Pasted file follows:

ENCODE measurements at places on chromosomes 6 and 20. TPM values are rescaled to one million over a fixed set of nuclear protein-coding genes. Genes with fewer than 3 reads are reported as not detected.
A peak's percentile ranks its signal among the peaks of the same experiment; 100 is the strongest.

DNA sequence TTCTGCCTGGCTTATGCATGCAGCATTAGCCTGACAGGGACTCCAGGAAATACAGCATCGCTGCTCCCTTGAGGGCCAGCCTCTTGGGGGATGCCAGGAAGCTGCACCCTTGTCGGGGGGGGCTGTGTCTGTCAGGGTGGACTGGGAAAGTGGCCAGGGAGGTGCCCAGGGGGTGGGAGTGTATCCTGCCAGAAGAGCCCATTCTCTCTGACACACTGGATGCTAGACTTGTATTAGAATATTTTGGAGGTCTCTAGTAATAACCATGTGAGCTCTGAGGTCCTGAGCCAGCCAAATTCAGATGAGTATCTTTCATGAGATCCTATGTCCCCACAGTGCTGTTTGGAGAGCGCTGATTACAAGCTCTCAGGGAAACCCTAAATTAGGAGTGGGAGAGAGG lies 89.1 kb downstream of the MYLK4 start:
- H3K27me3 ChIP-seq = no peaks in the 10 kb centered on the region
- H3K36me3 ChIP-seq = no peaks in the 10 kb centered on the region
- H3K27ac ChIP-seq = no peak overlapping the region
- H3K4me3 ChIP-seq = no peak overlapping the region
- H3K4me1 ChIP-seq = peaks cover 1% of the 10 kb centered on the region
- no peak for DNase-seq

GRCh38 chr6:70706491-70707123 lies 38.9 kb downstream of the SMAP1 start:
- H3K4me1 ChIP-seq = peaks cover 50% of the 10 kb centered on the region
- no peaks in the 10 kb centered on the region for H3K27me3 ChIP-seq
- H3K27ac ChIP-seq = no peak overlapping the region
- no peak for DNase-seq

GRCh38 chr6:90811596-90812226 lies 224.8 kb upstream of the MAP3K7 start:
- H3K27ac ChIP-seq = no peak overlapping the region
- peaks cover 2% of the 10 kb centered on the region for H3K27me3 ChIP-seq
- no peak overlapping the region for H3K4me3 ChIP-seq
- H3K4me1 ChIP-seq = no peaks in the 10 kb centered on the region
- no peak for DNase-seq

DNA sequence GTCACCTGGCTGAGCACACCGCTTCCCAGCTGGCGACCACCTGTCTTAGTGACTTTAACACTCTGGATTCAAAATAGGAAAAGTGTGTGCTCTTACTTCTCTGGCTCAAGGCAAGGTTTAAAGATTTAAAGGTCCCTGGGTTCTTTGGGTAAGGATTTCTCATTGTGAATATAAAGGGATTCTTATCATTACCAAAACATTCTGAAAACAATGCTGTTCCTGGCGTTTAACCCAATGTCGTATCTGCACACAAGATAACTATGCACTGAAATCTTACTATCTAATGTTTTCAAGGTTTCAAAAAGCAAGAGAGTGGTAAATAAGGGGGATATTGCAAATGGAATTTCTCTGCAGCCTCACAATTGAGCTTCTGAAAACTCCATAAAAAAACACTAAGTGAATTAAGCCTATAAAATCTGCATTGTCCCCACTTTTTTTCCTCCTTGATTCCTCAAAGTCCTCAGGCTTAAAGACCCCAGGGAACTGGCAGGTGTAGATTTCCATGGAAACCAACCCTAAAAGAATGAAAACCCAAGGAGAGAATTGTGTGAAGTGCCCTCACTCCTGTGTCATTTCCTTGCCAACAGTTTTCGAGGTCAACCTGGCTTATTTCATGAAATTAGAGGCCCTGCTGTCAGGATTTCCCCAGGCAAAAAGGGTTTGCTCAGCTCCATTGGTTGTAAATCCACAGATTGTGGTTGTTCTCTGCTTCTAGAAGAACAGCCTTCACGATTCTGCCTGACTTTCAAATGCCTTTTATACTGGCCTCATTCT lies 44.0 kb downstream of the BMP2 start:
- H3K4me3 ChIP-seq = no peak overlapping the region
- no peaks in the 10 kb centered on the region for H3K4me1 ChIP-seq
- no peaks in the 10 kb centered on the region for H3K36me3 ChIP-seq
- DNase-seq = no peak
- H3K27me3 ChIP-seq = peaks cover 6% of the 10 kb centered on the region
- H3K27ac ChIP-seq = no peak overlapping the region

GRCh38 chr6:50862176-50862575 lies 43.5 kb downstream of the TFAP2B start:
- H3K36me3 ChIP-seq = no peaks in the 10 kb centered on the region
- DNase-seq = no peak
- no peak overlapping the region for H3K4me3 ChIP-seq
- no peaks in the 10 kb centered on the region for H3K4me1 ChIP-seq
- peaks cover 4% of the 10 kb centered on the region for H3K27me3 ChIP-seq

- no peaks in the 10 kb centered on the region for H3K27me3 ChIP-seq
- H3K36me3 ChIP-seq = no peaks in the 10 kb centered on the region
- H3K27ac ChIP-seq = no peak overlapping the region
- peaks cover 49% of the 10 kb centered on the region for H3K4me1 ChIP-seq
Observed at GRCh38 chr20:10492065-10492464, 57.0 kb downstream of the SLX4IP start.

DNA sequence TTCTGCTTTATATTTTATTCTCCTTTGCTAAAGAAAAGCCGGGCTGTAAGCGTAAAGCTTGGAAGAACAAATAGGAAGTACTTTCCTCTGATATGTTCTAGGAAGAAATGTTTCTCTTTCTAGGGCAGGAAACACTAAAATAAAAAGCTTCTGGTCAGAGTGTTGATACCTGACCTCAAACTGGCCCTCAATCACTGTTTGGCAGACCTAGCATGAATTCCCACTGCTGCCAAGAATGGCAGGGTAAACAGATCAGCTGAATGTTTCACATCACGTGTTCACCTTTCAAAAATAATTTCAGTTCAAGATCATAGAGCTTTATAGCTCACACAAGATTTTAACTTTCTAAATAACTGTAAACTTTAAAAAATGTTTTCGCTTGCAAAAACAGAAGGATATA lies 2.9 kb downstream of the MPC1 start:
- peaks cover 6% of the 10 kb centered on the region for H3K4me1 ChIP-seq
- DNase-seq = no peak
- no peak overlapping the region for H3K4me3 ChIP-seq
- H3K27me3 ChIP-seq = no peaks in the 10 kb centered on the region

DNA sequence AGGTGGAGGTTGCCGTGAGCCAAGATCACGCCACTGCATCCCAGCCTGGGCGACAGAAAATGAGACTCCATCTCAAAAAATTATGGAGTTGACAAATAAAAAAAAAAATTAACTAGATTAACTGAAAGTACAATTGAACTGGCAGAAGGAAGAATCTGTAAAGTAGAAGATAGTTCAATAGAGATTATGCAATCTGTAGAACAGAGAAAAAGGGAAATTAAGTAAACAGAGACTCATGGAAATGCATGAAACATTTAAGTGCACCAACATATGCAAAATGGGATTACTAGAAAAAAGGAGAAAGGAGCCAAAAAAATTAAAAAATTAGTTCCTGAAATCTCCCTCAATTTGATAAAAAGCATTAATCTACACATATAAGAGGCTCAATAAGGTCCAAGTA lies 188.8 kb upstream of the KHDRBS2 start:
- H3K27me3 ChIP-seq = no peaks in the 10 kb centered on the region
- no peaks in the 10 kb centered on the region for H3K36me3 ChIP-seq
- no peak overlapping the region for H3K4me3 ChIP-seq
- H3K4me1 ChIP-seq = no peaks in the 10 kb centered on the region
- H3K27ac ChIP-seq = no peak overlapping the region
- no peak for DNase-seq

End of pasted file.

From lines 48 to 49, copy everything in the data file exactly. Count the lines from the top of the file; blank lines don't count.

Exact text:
- H3K4me1 ChIP-seq = no peaks in the 10 kb centered on the region
- H3K27ac ChIP-seq = no peak overlapping the region